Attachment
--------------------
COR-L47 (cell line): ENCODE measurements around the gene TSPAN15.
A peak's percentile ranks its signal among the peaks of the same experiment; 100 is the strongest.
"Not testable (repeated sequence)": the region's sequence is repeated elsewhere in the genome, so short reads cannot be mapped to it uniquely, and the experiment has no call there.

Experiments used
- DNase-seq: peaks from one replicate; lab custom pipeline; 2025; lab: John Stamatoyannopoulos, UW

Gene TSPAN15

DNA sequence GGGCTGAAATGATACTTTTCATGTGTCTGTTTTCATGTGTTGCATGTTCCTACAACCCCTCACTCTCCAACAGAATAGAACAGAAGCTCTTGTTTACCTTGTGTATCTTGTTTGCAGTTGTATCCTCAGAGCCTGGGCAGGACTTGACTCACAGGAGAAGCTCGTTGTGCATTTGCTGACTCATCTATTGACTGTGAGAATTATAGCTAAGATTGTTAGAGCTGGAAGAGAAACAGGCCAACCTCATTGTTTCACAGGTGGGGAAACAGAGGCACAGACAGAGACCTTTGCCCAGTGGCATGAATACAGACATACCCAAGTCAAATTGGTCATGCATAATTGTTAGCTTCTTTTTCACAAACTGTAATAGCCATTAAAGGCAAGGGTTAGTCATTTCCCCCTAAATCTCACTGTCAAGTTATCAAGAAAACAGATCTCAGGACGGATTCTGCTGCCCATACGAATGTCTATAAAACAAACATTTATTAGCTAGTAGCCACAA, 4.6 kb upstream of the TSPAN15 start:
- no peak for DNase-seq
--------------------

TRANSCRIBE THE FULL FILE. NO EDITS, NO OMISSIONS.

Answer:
COR-L47 (cell line): ENCODE measurements around the gene TSPAN15.
A peak's percentile ranks its signal among the peaks of the same experiment; 100 is the strongest.
"Not testable (repeated sequence)": the region's sequence is repeated elsewhere in the genome, so short reads cannot be mapped to it uniquely, and the experiment has no call there.

Experiments used
- DNase-seq: peaks from one replicate; lab custom pipeline; 2025; lab: John Stamatoyannopoulos, UW

Gene TSPAN15

DNA sequence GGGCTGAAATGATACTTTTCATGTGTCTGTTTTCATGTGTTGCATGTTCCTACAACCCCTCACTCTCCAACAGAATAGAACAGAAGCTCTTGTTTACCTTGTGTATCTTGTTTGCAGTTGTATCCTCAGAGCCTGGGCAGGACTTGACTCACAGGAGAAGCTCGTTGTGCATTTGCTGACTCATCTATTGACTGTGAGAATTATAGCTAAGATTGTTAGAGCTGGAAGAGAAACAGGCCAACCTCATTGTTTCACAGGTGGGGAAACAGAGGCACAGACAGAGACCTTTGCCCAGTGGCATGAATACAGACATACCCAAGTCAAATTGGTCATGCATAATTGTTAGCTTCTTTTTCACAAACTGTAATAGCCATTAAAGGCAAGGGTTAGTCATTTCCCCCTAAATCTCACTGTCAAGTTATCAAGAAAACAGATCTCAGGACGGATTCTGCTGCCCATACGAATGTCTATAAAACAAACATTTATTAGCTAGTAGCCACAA, 4.6 kb upstream of the TSPAN15 start:
- no peak for DNase-seq